“When I wake, the sun is just climbing above the clouds, beginning its daily journey. A never-ending journey, one that will continue long after humanity is extinct. For ages it has shone its light over wars and miseries, piercing through the deepest darkness, and yet never able to penetrate the human heart and fill it with its light.”
    Henry Martin, Escaping Barcelona

  • #9
    Henry Miller
    “Develop an interest in life as you see it; the people, things, literature, music - the world is so rich, simply throbbing with rich treasures, beautiful souls and interesting people. Forget yourself.”
    Henry Miller

  • #10
    Albert Camus
    “Don’t walk in front of me… I may not follow
    Don’t walk behind me… I may not lead
    Walk beside me… just be my friend”
    Albert Camus

  • #11
    Albert Camus
    “Poverty is a fortress without drawbridges.”
    Albert Camus, The First Man

  • #12
    Albert Camus
    “There's always been war," said Veillard. "But people quickly get accustomed to peace. So they think it's normal. No, war is what's normal.”
    Albert Camus, The First Man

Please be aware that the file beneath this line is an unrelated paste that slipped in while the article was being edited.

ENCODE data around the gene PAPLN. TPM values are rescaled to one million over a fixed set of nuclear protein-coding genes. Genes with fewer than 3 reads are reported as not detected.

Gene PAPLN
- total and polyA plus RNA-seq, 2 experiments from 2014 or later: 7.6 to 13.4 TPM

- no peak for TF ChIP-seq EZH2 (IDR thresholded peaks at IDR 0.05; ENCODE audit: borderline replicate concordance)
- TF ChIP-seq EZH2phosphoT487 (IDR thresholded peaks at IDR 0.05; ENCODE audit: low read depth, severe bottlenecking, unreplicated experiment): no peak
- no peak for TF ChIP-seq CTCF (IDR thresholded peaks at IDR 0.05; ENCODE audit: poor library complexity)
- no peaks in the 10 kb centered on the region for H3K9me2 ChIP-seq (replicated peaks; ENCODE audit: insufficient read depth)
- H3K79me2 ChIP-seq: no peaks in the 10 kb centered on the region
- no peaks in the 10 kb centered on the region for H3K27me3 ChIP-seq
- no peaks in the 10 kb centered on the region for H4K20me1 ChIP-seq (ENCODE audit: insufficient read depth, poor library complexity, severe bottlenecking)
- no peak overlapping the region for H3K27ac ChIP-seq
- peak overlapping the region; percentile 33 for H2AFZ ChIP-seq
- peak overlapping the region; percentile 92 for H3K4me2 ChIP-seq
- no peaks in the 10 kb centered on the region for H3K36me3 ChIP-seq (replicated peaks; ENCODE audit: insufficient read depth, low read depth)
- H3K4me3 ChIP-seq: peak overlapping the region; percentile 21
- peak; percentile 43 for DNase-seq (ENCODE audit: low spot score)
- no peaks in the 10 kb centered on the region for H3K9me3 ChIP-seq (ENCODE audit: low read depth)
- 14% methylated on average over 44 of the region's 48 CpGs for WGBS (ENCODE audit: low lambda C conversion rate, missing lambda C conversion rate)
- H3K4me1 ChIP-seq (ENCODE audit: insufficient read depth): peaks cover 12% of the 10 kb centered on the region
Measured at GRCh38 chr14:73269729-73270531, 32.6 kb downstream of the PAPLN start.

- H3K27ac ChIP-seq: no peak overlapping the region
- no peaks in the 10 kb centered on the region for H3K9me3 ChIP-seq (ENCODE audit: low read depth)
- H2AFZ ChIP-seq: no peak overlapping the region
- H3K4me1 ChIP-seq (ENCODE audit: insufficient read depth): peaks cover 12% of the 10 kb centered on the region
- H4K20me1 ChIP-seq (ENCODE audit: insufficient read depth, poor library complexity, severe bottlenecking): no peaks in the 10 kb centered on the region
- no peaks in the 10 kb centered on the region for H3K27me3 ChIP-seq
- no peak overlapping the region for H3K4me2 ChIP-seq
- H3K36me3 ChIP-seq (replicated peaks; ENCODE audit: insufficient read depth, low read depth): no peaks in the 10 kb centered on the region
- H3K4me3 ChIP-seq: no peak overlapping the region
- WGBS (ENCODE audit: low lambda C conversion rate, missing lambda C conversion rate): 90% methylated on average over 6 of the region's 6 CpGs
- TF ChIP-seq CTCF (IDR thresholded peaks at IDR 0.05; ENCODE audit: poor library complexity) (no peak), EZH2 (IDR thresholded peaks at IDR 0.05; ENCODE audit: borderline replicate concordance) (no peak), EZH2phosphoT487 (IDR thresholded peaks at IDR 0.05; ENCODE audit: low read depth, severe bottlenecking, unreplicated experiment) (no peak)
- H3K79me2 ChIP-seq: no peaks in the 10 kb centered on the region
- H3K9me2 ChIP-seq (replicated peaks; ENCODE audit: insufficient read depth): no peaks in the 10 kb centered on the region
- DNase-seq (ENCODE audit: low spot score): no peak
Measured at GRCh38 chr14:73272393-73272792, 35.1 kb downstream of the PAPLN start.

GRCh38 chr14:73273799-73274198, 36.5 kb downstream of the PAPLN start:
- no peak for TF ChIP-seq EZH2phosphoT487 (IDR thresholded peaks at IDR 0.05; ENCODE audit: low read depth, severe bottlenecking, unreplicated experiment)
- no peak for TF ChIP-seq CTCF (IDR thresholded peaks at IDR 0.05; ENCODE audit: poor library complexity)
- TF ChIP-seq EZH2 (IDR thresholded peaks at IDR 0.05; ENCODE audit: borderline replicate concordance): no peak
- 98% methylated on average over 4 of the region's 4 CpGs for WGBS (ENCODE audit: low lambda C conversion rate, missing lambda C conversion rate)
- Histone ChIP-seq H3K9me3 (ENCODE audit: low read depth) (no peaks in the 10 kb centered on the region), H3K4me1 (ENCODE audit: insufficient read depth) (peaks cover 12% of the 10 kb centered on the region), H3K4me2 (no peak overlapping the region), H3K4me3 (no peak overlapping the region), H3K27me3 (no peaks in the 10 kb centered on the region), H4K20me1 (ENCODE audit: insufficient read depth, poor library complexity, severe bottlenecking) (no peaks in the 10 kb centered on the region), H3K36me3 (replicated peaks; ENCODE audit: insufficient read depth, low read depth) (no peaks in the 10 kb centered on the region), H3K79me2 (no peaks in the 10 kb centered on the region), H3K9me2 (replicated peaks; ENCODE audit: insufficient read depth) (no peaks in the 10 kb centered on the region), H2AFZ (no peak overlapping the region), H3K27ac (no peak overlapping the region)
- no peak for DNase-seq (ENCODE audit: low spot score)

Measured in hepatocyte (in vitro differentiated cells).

• #13
    D.H. Lawrence
    “Whatever life may be, and whatever horror men have made of it, the world is a lovely place, a magic place, something to marvel over. The world is an amazing place.”
    D.H. Lawrence, The Lost Girl

  • #14
    Lorraine Hansberry
    “The thing that makes you exceptional, if you are at all, is inevitably that which must also make you lonely.”
    Lorraine Hansberry

  • #15
    Henry Miller
    “I detest all books which run chronologically, which commence at the cradle and end with the grave. Even life doesn't run that way, much as people think it does. Life only commences at the hour of spiritual birth - which may be at eighteen or at forty-seven. And death is never the goal - but life! more life!”
    Henry Miller, Aller Retour New York

  • #16
    Henry Martin
    “The train station—busy, swarming with people, luggage, porters, taxi drivers and limousine chauffeurs—a giant honeycomb, with worker bees flying in and out, carrying the trash, which covers the entire floor, in and out of the building. Only the honey has been consumed by the selected few, and nothing but the mucus remains. The line—a monstrous larva—the line stretches from the information window and extends almost out of the door. A human worm—hundreds of legs and hands, twisting and breathing disease. What was I thinking? This is just a city like any other, a city with its inhabitants, always busy, from the morning until the nighttime, always itching for a fight, always ready to chew me up and spit me out. A stripped and ragged bone, tossed aside when I can no longer feed its hungry belly. The belly of a beast—a human beast—merciless, yet placatory on the surface. I light a cigarette, spit on the floor, and walk towards the daylight.”